Rena report: Maritime NZ 'buckled' under pressure

By Kiri Gillespie

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The report found Maritime NZ improved quickly and found a way to cope effectively with the Rena disaster. Photo / APN
The report found Maritime NZ improved quickly and found a way to cope effectively with the Rena disaster. Photo / APN

Failings in Maritime New Zealand's initial response to the Rena grounding have been highlighted in a wide-ranging report.

A separate report, also released yesterday, stating that the wreck has had minimal lasting effect on the environment has sparked community concern that the positive findings will only strengthen the argument to leave the wreck on the reef.

The Independent Review of Maritime New Zealand's Response to the MV Rena Incident was carried out by former Secretary of Foreign Affairs and Trade Simon Murdoch.

He said the Maritime NZ had underplanned and underestimated the scale of the disaster and had "buckled initially".

Maritime New Zealand director Keith Manch said the organisation learned lessons from the report, which criticised its lack of communication with community, iwi and media in the days following Rena's grounding.

"It's not the case that nothing was being done," he said.

Mr Manch said the organisation was so focused on its response to the grounding and spill, it failed to let people know what it was doing.

"We had 200 people in a very short period of time who needed to respond. We had to focus on administrative issues like finance, IT and HR ... we can do better next time," Mr Manch said.

When asked if Maritime New Zealand (MNZ) would be ready to handle another Rena, Mr Manch said: "Absolutely".

Yesterday, the Government announced $2 million would be invested to improve New Zealand's maritime response capabilities. Its order for full wreck removal remained in place, but Mr Manch understood the salvage efforts had been delayed because of weather.

University of Waikato Chair in Coastal Science Professor Chris Battershill said there was minimal lasting environmental impact except for heightened levels of contaminants contained to Astrolabe Reef and the north-east area of Motiti Island, which were still being monitored.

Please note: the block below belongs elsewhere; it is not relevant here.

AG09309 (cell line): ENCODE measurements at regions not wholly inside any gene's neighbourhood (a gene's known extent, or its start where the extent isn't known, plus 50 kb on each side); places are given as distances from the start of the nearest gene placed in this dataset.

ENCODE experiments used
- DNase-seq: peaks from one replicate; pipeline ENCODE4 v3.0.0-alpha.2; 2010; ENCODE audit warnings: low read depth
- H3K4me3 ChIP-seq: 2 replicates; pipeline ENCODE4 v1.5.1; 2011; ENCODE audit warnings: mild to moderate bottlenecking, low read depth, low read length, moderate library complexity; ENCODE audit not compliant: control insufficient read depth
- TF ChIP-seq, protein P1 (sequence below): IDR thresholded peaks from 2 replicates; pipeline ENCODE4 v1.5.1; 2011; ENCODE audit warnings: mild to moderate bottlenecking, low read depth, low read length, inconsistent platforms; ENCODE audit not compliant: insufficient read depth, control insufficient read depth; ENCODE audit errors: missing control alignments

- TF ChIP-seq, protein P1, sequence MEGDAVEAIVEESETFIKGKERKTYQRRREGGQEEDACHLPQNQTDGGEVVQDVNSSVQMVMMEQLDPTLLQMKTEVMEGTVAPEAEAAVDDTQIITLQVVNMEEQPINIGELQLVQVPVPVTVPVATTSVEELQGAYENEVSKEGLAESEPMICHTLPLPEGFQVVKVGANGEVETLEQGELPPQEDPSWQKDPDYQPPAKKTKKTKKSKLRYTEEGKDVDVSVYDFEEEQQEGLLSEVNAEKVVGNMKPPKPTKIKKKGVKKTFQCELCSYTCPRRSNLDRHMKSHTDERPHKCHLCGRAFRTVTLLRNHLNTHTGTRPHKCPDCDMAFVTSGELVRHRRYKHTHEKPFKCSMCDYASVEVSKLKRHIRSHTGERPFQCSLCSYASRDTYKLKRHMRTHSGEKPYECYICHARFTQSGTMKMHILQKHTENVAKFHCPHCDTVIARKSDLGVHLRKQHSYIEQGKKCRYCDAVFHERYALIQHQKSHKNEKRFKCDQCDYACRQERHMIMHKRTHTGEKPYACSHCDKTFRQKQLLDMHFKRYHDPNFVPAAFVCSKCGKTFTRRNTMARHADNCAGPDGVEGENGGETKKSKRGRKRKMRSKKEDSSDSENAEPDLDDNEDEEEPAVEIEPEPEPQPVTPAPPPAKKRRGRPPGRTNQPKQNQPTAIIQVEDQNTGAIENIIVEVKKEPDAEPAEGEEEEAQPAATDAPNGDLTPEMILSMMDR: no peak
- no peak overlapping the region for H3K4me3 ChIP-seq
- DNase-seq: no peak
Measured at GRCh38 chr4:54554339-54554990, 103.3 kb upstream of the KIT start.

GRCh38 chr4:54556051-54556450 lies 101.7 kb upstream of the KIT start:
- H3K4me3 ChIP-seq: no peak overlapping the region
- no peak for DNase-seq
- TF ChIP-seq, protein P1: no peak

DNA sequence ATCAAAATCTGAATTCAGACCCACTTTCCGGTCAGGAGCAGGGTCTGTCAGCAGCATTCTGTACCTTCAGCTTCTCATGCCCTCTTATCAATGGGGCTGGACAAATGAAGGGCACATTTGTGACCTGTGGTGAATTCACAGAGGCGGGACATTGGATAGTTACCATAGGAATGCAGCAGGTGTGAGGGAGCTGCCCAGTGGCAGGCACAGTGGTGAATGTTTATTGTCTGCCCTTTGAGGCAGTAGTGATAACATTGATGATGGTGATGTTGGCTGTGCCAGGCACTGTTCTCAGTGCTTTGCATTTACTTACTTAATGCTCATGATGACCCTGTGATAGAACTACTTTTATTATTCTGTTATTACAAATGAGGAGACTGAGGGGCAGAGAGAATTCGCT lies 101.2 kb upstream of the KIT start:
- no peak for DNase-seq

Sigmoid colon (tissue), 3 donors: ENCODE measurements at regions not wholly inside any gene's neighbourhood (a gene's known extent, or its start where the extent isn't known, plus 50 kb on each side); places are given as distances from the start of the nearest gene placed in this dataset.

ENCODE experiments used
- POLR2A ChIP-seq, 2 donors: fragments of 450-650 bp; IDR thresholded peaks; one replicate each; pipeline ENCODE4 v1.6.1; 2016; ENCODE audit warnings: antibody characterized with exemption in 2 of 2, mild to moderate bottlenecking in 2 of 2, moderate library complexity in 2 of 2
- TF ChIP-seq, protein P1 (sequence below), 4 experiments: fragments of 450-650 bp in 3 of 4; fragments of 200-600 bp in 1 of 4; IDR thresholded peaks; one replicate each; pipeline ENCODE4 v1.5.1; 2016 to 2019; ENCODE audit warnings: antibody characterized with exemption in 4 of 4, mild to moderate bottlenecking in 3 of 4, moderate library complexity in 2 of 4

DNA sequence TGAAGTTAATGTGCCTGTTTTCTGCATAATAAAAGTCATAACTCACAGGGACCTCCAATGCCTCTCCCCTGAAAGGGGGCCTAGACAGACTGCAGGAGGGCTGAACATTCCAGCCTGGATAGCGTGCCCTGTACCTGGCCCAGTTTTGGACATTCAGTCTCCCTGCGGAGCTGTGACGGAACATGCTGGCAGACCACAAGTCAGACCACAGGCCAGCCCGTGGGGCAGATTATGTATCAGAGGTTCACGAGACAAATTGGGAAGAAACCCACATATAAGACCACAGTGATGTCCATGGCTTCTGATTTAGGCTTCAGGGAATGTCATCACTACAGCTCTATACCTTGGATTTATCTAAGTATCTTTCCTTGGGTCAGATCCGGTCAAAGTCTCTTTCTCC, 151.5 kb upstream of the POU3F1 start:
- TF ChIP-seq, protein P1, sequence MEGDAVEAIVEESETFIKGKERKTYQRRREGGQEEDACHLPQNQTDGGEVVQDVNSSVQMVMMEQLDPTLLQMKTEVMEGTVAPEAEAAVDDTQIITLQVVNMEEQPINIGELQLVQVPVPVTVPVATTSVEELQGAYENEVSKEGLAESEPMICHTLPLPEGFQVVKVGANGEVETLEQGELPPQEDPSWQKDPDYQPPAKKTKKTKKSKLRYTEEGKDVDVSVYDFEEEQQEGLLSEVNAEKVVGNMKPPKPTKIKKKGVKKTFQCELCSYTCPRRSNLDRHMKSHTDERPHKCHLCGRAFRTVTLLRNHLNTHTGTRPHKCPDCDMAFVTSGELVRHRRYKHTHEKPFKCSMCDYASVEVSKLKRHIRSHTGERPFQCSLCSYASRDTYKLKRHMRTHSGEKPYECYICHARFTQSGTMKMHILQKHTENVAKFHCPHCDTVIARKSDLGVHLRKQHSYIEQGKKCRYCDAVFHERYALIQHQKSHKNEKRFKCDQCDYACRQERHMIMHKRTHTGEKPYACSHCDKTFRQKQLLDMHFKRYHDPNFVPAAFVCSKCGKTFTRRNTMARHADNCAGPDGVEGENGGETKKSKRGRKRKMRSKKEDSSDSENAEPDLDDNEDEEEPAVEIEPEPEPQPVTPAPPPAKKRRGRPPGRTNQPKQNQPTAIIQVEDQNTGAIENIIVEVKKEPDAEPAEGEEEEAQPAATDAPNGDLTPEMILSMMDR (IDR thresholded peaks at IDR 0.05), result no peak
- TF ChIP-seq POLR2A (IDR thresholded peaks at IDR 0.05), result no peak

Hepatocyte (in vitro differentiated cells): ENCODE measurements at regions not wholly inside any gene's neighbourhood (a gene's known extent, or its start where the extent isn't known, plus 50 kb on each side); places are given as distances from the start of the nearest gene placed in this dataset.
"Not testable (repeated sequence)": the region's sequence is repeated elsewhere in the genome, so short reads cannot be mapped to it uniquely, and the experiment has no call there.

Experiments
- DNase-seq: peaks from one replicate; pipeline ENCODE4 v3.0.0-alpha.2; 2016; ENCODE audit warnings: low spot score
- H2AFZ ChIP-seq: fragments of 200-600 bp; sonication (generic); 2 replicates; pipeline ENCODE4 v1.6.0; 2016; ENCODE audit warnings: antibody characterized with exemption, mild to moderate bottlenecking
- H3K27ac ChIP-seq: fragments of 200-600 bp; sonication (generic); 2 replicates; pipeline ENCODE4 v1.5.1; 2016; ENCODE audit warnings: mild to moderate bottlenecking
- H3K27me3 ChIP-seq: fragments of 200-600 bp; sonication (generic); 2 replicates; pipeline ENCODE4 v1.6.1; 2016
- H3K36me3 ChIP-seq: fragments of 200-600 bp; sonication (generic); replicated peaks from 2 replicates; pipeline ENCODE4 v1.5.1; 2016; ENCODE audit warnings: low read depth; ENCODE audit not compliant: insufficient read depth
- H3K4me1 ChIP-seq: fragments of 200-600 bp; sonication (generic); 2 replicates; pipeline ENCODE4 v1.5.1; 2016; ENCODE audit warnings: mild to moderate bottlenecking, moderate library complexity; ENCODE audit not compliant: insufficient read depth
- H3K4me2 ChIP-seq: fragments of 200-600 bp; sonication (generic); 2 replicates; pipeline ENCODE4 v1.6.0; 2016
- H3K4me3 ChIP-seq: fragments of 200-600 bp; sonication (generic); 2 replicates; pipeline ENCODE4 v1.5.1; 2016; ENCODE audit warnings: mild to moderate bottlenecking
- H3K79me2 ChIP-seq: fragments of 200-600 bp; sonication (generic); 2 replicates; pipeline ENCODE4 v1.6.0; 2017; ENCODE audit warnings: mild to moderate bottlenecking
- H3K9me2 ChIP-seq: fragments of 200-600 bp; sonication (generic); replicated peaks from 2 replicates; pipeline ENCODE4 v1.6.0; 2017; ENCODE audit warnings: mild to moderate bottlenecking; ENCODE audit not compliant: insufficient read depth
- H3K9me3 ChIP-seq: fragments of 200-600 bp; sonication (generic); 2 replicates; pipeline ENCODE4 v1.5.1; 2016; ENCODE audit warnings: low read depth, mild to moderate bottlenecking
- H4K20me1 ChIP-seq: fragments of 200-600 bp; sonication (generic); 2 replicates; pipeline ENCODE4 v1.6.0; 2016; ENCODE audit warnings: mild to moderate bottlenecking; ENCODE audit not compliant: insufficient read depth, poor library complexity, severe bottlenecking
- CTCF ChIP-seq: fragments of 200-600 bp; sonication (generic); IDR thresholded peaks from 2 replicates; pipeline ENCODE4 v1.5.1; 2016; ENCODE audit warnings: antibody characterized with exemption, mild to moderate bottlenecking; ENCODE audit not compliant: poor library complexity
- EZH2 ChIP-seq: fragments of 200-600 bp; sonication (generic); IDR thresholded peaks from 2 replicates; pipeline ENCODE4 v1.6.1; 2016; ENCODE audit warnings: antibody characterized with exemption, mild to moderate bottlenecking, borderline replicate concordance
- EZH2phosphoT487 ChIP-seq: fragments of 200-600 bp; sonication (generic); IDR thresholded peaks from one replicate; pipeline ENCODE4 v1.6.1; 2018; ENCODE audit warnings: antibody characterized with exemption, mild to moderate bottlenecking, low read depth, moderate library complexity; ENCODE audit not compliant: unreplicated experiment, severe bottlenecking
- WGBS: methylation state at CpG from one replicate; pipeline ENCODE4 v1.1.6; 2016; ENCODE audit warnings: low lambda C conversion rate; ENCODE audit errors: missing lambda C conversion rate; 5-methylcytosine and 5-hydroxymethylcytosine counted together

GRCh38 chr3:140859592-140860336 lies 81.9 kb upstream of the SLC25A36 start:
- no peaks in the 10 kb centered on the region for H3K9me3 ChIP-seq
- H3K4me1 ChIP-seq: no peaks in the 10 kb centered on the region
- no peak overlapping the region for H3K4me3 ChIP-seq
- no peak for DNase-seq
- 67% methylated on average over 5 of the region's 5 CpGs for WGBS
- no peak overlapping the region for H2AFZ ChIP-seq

Professor Battershill said Rena's minimal impact, compared to Australian spills with similar oil tonnage, was a "pleasant surprise" despite the marine environment still not reaching a pre-Rena state. While he confirmed small amounts of oil and tarballs were washing ashore, they did not present a major concern.

In other findings, juvenile finfish such as kingfish were found to have higher exposures to heavy fuel oil and oil dispersant Corexit.

However, because Corexit was used briefly at sea, strong offshore wind conditions at the time meant there were no environmental effects, he said.

Two years ago people were crying out for research on the environmental effects from the use of dispersant such as Corexit, but at the time there was very little research to offer, he said.

"Now we've learned from that. That's the legacy of Rena - that information." Tauranga Moana Iwi Leaders Forum chair Awanui Black agreed MNZ had failed to engage with the community and iwi in the immediate aftermath of the grounding.

He was concerned the positive environmental findings would weaken the order of full wreck removal. "I'm very concerned that's the case. It's the reason behind leaving it there, that's the concern. Not necessarily because it's a good thing for the environment although that's what it might be painted as."

Mr Black said iwi believed the proposal to leave the wreck on the reef was solely aimed at saving money.

Motiti Island spokeswoman Rangi Butler said she felt the reports were just a public relations exercise and she was not happy with the findings.

"I was out there last week. I could smell something was not right with the kina. I could still smell it there," Ms Butler said.

The contaminants had robbed the islanders of their pantry, she said.

"It's out of sight, not out of mind.

"We know it's there. We know it should not be there.

"We also know it should be removed, concerning what's down there at the moment.

"The owners have the money to remove it, so don't leave it for us to remove it.

"It's not our accident. It's theirs.

"They should be responsible," she said.

Monitoring of more long-term marine effects will continue, with findings expected next year.

- BAY OF PLENTY TIMES

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